2. It’s not intellectually honest because you’re ignoring the sustained growth over the last 30 years (graphic, obviously not yet accounting for 2010). As if 1960 were the epoch at which we decide all of our transportation decisions.

    3. Sam
      What a surprise? Educating people again from Wikipedia? You must be a genius by now learning everything from Wikipedia. Now anyone can be a real expert just like you.

    4. Sam, if I pour out a half full bucket, then start filling that bucket with a fire hose, is the bucket ‘stagnant’ when it’s half full?

      Stop being dishonest. And if you have a response for me, respond to me, instead of passive-aggressively commenting on the post again.

  5. Why not show the whole table from Wikipedia, which demonstrates that from about 1960-1980 Seattle lost population as Federal dollars poured into highways to the suburbs, and then from about 1980-today Seattle population has been growing for various reasons?

    Census Pop. %±
    1870 1,151 —
    1880 3,533 207.0%
    1890 42,837 1,112.5%
    1900 80,671 88.3%
    1910 237,194 194.0%
    1920 315,312 32.9%
    1930 365,583 15.9%
    1940 368,302 0.7%
    1950 467,591 27.0%
    1960 557,087 19.1%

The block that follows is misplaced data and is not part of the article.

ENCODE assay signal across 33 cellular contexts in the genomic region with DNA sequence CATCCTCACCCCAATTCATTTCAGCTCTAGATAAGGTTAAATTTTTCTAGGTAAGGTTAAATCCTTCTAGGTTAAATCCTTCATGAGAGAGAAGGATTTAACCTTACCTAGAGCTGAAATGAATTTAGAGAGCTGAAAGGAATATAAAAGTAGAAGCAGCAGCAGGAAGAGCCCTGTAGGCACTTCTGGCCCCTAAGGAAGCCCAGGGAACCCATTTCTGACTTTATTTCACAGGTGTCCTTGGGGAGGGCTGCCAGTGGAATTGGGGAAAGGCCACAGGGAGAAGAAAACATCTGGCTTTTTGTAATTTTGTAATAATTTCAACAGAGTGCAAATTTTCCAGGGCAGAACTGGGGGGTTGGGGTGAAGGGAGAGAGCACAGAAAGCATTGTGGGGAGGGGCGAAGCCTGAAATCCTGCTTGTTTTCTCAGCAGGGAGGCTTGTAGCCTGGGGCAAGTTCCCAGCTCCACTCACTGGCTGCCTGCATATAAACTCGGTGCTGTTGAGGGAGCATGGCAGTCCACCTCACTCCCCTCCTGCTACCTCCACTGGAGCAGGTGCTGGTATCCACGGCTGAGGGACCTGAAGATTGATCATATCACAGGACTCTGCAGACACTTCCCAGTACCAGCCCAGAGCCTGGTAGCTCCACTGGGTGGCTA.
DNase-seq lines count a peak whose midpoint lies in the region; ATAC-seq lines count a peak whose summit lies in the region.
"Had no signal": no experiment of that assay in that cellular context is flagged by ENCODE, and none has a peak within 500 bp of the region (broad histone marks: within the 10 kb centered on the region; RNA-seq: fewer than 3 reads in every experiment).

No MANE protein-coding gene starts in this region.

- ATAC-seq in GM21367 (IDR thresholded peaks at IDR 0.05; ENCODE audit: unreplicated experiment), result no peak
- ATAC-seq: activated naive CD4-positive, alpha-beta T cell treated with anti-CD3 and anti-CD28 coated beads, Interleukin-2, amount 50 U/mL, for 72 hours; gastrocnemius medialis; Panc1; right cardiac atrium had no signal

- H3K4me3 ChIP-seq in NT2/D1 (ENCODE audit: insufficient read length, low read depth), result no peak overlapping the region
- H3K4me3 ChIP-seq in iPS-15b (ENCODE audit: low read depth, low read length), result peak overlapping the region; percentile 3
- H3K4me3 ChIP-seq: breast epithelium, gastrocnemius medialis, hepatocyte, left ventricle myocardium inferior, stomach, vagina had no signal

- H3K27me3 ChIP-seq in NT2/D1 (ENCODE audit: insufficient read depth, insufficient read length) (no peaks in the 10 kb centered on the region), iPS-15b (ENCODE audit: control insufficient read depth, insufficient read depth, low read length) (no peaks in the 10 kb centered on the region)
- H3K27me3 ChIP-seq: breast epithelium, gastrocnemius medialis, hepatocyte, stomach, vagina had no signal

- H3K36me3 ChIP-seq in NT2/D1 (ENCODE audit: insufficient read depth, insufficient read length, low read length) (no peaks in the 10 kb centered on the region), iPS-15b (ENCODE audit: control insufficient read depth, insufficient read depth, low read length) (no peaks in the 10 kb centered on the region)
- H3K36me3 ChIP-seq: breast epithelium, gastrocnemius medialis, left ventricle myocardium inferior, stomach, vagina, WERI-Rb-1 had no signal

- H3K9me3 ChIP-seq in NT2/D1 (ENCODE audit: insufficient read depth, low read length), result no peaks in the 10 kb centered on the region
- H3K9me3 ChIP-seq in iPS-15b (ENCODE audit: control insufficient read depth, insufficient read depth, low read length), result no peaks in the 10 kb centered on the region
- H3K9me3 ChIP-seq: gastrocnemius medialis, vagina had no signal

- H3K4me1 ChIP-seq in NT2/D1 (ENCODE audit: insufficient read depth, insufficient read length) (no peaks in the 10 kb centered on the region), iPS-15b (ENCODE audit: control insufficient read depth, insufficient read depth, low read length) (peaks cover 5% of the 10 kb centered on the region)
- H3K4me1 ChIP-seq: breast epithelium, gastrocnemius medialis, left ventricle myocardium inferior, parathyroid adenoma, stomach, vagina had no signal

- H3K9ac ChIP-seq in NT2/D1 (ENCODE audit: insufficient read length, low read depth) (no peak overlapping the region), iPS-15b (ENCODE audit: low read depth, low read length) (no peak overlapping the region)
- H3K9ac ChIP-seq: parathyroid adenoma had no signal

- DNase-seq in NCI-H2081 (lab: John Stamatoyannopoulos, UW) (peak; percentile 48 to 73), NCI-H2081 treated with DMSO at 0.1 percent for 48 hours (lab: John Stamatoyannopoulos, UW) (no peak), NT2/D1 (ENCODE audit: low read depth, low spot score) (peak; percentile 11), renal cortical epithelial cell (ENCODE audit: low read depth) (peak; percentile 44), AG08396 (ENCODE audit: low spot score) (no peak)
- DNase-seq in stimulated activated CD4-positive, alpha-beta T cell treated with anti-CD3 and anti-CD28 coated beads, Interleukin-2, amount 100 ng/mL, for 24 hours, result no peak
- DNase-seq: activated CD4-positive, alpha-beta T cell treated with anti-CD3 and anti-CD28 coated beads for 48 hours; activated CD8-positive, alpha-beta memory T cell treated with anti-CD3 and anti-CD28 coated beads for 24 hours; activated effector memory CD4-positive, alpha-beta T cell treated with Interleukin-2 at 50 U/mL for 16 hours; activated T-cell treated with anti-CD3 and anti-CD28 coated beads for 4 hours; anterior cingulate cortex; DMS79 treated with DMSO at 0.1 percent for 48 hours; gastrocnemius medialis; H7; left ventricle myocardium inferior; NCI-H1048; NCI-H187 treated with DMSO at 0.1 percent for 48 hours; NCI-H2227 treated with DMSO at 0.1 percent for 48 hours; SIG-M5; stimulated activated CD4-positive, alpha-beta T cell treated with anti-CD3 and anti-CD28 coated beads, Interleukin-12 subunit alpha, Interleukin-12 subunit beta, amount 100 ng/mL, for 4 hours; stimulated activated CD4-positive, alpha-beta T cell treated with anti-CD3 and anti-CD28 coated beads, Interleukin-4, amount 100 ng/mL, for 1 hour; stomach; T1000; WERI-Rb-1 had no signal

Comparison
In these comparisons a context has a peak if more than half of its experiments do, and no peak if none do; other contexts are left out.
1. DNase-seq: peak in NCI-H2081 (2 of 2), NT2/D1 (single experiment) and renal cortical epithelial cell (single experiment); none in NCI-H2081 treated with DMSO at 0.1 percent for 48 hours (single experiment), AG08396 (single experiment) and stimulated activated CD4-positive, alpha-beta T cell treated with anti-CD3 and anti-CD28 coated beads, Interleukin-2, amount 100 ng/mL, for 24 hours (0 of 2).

1970 530,831 −4.7%
    1980 493,846 −7.0%
    1990 516,259 4.5%
    2000 563,374 9.1%
    Est. 2007 594,210 5.5%

    If you want to compare random years, you might as well compare to 1900 and say “a city that has increased in population by nearly 500,000 in 100 years is a amazing city, in terms of population growth.”

    1. You’re lecturing the wrong person. I’m part of the solution, not part of the problem. I live within walking distance to work., by choice. Multi-billion dollar highway and transportation systems extending out into the suburbs do not have to be built for me. If you want to scold anyone, why not some of your friends on this blog who choose to live on one side of the lake, and work on the other?

      1. Sam
        You don’t have to be so judgmental? Anyone is allowed make one’s own choices in life, where to live, where to work, what to buy, what to drive, etc. This is still a free country.

      2. Well, although us city dwellers are being asked to pay for suburban dwellers’ ‘choices’.

  6. I live in DT Bellevue, and would love to use the bus more. If I want to go to DT Seattle the bus works great, if I want to go anywhere else it terrible.

    For instance right now at noon:

    DT Bellevue to Factoria Mall: 25 mins bus, 8 min drive.

    DT Bellevue to Redmond Town Center: 59 mins bus, 12 min drive.

    DT Bellevue to Greenlake: 68 mins bus, 18 min drive.

    In short I live near the best transit connected Eastside city and the bus is not worth taking.

    1. That’s right, because transit can’t serve low density effectively. That’s why I don’t advocate wasting our money on exurban-to-exurban buses! Hub and spoke is the only way to make transportation affordable.